Delirium

What is delirium?

Delirium is a temporary but serious life threatening condition that causes severe fluctuation in mental stability and consciousness, leading to decreased awareness of one's environment and confused thinking. The onset of delirium is usually sudden, and there is a noticeable difference in the person's thinking and behavior within a few hours or days.

 

What is the difference between dementia and delirium?

Since delirium and dementia have similar symptoms, and both conditions can co-exist, it is important to know the difference.

Delirium is a temporary condition that starts suddenly and can cause hallucinations. The symptoms may get better or worse, and can last for a few hours or weeks.

Dementia is a progressive neuro-degenerative disorder that develops slowly and the brain cells degenerate as time progresses, eventually leading to death. Dementia does not cause hallucinations.

What are the symptoms of delirium?

The signs and symptoms of delirium can appear in a few hours or days. During this period, there is a fluctuation in the person's mental stability. The person may exhibit symptoms at some times, and appear normal otherwise.

Primary signs and symptoms include:

Reduced awareness of the environment

  • Being easily distracted by unimportant things

  • Being unable to focus on a specific topic

  • Being withdrawn or showing reduced response to the environment

  • Being unable to respond in conversation or to questions

Poor thinking skills (cognitive impairment)

  • Poor memory, particularly of recent events

  • Disorientation, not knowing where one is, or who one is

  • Reduced awareness of time or day

  • Difficulty in speaking or recalling words

  • Rambling or nonsense speech

  • Difficulty in reading or writing

Behavior changes

  • Seeing things that don't exist (hallucinations)

  • Restlessness, agitation, irritability or combative behavior

  • Constant feeling of drowsiness and disturbed sleep

  • Mood changes or extreme emotions such as fear, anxiety, or anger

Physical symptoms such as changes in heart rate, tremor, agitation, or sleep-cycle-reversal may be seen.

What are the causes of delirium?

Common causes include severe or chronic medical illness, high dosage of medication, infection(such as urinary tract, or skin and abdominal infections), pneumonia, drug or alcohol abuse.

Other conditions that can increase the risk of delirium are:  

  • Fever and acute infection, particularly in children
  • Treatment of a particular disease with multiple drugs
  • Multiple medical problems or surgeries
  • Alcohol, drug abuse or withdrawal

Some medications used for anxiety, depression, Parkinson's disease, asthma or sleep medications can cause delirium.

Complications that arise from delirium

Delirium may last only a few hours or may persist for several weeks or months. People suffering from other chronic or terminal illness may not regain thinking and reasoning abilities that they had before the onset of delirium. If delirium is not treated or the factors causing delirium are not addressed, then the person may experience:

  • Deterioration of health

  • Poor recovery from surgery

  • Increased risk of death

How is delirium diagnosed?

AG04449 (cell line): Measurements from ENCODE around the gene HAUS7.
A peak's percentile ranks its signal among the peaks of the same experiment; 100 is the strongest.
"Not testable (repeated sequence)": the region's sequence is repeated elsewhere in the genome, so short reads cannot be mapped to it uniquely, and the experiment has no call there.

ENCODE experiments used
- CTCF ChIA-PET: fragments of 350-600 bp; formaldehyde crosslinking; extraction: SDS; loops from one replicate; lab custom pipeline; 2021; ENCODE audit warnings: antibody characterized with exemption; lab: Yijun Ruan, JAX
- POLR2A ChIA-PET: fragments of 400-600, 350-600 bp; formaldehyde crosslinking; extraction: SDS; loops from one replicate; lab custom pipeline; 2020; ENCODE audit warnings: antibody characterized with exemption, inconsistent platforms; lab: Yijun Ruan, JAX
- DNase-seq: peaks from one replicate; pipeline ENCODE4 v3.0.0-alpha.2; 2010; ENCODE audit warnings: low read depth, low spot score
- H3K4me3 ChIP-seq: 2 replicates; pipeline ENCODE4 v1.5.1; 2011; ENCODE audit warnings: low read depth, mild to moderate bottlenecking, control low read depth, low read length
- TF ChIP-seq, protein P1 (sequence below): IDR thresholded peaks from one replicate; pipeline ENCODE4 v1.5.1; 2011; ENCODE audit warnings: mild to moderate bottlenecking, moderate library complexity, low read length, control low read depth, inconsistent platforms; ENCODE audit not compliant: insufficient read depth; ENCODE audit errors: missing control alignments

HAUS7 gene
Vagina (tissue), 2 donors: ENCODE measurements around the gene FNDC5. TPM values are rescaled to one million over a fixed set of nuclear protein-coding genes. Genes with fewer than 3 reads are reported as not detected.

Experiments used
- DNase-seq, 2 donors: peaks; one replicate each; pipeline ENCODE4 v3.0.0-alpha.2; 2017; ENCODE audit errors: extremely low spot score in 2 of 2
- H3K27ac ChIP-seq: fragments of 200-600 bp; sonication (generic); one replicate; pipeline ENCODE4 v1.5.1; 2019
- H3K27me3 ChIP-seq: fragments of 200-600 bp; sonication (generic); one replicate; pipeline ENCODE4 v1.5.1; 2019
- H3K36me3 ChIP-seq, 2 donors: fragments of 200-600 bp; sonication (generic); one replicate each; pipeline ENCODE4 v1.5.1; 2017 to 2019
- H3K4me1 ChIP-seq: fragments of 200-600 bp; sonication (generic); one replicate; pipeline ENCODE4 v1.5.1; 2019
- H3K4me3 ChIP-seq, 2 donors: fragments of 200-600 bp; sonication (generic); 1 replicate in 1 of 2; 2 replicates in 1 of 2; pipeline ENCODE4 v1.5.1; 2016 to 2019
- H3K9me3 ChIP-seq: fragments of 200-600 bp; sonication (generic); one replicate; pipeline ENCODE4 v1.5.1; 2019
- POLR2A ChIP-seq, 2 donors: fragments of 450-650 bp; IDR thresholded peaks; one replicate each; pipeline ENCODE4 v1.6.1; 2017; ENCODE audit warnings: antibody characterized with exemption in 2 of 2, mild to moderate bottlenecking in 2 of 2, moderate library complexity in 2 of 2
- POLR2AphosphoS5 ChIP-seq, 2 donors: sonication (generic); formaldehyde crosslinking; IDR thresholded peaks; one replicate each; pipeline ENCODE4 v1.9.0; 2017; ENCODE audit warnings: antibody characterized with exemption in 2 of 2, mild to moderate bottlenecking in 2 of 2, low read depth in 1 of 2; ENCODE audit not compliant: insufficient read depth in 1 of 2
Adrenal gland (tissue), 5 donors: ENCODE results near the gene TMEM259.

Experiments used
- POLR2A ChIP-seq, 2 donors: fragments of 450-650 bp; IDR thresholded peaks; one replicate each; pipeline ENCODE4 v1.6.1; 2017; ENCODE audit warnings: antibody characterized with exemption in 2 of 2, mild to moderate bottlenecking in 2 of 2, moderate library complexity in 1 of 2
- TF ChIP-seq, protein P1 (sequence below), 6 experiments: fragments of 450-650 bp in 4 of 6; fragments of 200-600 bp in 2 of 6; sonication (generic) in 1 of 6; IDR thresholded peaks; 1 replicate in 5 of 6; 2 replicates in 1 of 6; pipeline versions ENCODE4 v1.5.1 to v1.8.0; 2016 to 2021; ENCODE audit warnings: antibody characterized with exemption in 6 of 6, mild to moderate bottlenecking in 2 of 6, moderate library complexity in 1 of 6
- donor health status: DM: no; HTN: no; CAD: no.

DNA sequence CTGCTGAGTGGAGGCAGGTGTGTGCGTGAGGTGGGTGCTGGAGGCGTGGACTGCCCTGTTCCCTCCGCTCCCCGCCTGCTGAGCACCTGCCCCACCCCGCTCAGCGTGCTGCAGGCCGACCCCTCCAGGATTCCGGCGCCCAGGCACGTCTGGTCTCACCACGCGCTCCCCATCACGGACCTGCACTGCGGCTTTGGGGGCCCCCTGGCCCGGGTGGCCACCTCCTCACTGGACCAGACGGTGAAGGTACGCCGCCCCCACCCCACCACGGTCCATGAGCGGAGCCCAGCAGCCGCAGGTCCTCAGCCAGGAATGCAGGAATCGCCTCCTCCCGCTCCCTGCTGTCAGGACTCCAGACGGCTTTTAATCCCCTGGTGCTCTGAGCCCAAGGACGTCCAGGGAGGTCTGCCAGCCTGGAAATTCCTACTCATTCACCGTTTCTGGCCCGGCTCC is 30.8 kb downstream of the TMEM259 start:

Diagnosis of delirium is based on the person's medical history, assessment of the person's mental status, physical and neurological exams and other diagnostic tests.

Getting treatment for delirium

If a family member or friend shows any symptoms of delirium, see a doctor immediately. If the person has dementia, be aware of relatively sudden changes in his or her overall awareness and thinking abilities, which may trigger delirium. Your observations about the person's symptoms, as well as his or her typical thinking, daily habits and activities, will be important for a diagnosis.

Older people recovering in the hospital or living in a long-term care facility are particularly at risk of delirium. Because symptoms can fluctuate and some symptoms are "quiet" — such as social withdrawal or poor responsiveness — delirium may be missed. If you notice signs and symptoms of delirium in a person in a hospital or nursing home, immediately report your concerns to the doctor immediately.

In case of delirium, the root cause needs to be treated. For example, a physical illness like infection can be treated with antibiotics, and the person may recover from delirium.

Coping and Support

When a family member or a friend is recovering from delirium, you can help the person by providing emotional support. Here are some suggestions to help the person recover from delirium.

  • Set  regular routine for daily activities, to manage the situation
  • Encourage the person to exercise or do some physical activity during the day
  • Offer warm soothing, non-caffeinated, non-alcoholic beverages before bedtime, to regulate the sleep pattern
  • Encourage the patient to refer a clock and calendar for all activities
  • Keep familiar or favorite objects around but avoid a cluttered environment
  • Keep noise levels and other distractions to a minimum
  • Make sure the person takes medicines regularly

Caring for the caregiver

Caring for a person person with or at risk of delirium can be quite overwhelming and stressful. You need to take care of your physical and mental health. Getting sufficient sleep, eating nutritious food and also spending some time for your own well being may help in coping with the situation. Also, learning about the disorder will enable you to make informed decisions in helping the person recover from delirium.